The brand is also targeting the 65% of plant-based milk users who say they would welcome advice on how to use alternatives in cooking/baking through recipes, advice and inspiration for customers via social media and on its website.

Another source of concern for just under half of customers surrounds maintaining nutritional balance on an ingredient-restricted diet.

Don’t go it alone
“When you cut out any food group, you are usually cutting out one of their regular intakes of certain nutrients,” says Shona Wilkinson, nutritionist. “It is important to always make sure that while they cut this food out of their diet, you aren’t leaving them open to nutrient deficiencies. This is why I feel that it is vital to seek professional advice from a nutritionist rather than just do it themselves. It may also be that you don’t have to cut this food out of your diet forever. I have often seen many cases where the person has cut the food out of their diet for approximately three months and then slowly reintroduced the food until their tolerance level is realized.

“Obviously, for some people, they have no tolerance level and have to remove the food from their diet permanently. For others, they can continue to have small amounts of the food but know their own personal limits. This is great because it means that the person doesn’t feel that they are missing out.”

But does the very name of the category ‘free-from’ promote the idea that customers are somehow missing out rather than focus on the gains? Simon Wright thinks so: “Most people who are working in free-from think that it’s a really rubbish name,” he says. “But there are the first stirrings of people saying: ‘Well, actually, what our products are trying to do is not avoid wheat but promote other grains’. There are lots of other forms of grain and carbs available which will encourage people to mix things up and become more varied. I personally would like it if, rather than free-from being all about what isn’t there, it became all about what is there.”

This would also have the benefit of helping customers and retailers to communicate, says Wright. “When your doctor gives you advice to stop eating a particular thing it can come as a big shock for some people. They then head to the supermarket and are confronted by rows of stuff and it’s confusing – and there is only so much space on the label to give information. Having trained staff in health food stores is super important. And if they can talk in a positive way about what the customer can eat, then all the better.”

Retailer’s voice
Best Health Food Shop opened its first shop in Shoreham-by-Sea in 2016 and has expanded to five shops, with three opening in the last six months due, says co-owner Mel Beard, to opportunities that couldn’t be turned down.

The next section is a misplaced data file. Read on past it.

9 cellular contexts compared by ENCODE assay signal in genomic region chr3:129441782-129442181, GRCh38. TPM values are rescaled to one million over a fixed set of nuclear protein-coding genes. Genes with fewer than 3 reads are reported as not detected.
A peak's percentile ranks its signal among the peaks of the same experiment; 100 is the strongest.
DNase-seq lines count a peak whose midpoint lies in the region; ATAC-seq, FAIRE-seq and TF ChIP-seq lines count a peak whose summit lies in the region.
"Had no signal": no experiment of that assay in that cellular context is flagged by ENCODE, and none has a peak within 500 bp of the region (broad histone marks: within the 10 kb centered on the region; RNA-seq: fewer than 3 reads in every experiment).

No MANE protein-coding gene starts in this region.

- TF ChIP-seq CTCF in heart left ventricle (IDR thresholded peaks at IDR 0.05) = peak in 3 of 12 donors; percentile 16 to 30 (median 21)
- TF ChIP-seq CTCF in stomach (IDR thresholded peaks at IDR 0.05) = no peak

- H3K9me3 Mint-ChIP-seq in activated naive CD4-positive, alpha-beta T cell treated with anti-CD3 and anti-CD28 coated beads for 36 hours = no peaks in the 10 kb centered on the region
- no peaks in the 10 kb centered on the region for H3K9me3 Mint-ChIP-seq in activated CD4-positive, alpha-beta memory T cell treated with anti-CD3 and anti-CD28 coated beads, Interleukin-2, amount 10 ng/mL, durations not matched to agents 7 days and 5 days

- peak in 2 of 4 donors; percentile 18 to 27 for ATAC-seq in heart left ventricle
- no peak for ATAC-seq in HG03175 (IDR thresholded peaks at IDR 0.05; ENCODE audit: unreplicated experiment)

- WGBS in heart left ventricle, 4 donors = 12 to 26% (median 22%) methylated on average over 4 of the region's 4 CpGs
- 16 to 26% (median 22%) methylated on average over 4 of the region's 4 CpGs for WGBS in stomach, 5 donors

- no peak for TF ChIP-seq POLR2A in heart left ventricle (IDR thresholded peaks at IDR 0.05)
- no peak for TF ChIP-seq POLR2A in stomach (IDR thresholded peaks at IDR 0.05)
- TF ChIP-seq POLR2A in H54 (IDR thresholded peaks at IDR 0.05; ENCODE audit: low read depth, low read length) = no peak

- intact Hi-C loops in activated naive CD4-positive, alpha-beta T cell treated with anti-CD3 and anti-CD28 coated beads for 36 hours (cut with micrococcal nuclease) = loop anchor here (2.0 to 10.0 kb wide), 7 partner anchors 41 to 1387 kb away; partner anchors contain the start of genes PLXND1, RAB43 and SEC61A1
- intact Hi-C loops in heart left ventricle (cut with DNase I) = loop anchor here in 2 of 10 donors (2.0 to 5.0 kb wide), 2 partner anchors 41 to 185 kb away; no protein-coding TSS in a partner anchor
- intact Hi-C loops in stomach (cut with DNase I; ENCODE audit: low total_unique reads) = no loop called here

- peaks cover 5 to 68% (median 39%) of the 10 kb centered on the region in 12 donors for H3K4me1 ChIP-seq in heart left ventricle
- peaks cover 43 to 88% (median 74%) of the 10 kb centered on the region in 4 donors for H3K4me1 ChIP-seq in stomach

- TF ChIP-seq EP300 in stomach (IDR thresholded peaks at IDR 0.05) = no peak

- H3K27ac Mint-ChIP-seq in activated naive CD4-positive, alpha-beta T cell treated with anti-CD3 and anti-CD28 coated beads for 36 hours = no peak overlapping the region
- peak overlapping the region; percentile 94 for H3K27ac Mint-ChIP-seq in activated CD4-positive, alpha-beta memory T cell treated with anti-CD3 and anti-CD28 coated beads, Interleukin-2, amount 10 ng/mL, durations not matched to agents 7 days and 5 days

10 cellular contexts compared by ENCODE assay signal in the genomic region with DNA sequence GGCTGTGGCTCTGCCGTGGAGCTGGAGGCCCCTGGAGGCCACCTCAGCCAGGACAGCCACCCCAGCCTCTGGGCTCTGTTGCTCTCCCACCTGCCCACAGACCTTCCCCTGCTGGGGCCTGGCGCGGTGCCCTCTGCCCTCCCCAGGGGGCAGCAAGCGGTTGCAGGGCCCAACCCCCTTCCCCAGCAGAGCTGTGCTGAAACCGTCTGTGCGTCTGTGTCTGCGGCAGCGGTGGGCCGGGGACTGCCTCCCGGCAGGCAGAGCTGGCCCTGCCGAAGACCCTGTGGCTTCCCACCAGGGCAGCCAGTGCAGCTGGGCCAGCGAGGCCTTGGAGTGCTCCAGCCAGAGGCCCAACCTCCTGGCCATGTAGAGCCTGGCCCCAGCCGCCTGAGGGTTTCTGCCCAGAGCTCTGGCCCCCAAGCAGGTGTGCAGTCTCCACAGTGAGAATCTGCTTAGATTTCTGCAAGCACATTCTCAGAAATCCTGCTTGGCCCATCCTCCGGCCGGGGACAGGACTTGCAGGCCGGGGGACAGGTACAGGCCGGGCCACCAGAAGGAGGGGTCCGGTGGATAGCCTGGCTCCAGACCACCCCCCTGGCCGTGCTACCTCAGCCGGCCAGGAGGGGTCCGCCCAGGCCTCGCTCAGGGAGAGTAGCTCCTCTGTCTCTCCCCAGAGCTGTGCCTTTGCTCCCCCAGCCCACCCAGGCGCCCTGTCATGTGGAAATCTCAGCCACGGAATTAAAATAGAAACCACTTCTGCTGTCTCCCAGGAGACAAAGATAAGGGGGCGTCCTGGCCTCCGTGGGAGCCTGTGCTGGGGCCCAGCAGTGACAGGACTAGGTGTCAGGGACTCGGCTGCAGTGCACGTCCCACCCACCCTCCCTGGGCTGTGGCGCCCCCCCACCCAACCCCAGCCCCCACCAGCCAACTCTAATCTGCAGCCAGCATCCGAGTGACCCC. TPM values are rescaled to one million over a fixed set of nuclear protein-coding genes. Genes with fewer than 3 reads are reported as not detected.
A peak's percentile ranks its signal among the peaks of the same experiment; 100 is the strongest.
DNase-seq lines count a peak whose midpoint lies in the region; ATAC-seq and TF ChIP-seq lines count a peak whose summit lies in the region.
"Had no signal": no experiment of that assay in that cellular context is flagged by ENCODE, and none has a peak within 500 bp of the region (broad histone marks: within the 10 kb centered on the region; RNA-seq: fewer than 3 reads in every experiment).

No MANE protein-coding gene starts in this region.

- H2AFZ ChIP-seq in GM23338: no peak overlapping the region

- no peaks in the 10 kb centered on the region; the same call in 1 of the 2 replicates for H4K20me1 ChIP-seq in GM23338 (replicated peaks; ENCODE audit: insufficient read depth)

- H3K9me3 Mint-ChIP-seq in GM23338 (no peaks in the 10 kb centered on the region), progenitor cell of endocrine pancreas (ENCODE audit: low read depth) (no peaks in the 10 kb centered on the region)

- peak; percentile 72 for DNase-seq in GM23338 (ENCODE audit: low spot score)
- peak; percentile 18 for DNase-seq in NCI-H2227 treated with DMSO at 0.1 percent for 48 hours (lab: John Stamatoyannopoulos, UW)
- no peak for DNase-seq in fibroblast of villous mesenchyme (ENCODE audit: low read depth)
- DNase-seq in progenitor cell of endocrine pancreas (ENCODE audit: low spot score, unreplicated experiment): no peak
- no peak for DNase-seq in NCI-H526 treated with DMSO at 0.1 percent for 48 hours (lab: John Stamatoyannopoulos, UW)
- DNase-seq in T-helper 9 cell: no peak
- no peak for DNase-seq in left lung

Beard owns the company with Len Glenville, son of Dr Marilyn Glenville. After working at the Natural Health Practice for many years they decided to embark upon a venture together that they were passionate about, which is when they opened their first health food store. 

“Free-from is a very broad term – but I would say that a good 60% or more of our stock is free-from in some way. Be it gluten, sugar, dairy, animal products, pesticides, wheat, FODMAP-friendly, etc. Free from dairy and animal-derived ingredients are the best-selling overall products. 

“I think at the moment the best-selling vegan brands for us are Naturli and Violife (its new vegan epic cheddar), and second to that would be confectionery: Booja-Boojia, Ombar, Rhythm 108 and Kookie Cats are all firm favourites. 

“The second biggest one would be gluten-free. We have a weekly delivery of freshly baked gluten-free bread from Rana’s Artisan Bakery, which is hugely popular and lovely! We also have our gluten-free options in our dispensers and pre-packs (mainly Infinity), such as oats and pastas that are the most popular.

“I think we have more people coming into the shop now looking for sugar-free products, mainly due to diabetes diagnosis, which is sadly on the rise. Definitely the overall interest in anything free-from is trending and I think it is still an even balance between medical and lifestyle choice at the moment. 

“Our shelf-edge labels denote if a product is free-from and from time to time we also might showcase certain free-from categories. It does change from store to store, depending on the customers’ needs. 

“We are running plastic-free promotion in one store at the moment and a FODMAP-friendly section in another. We also ran a sugar-free promotion in January too.

“Wherever possible we try to cater for all needs. It is important to us that products are clean and have no processed sugar. Gluten-free and plastic-free are also a priority. If a product is vegan too, then it is a winner! More and more products are ‘free’ from a lot of things, so finding new products is definitely easier than it was.”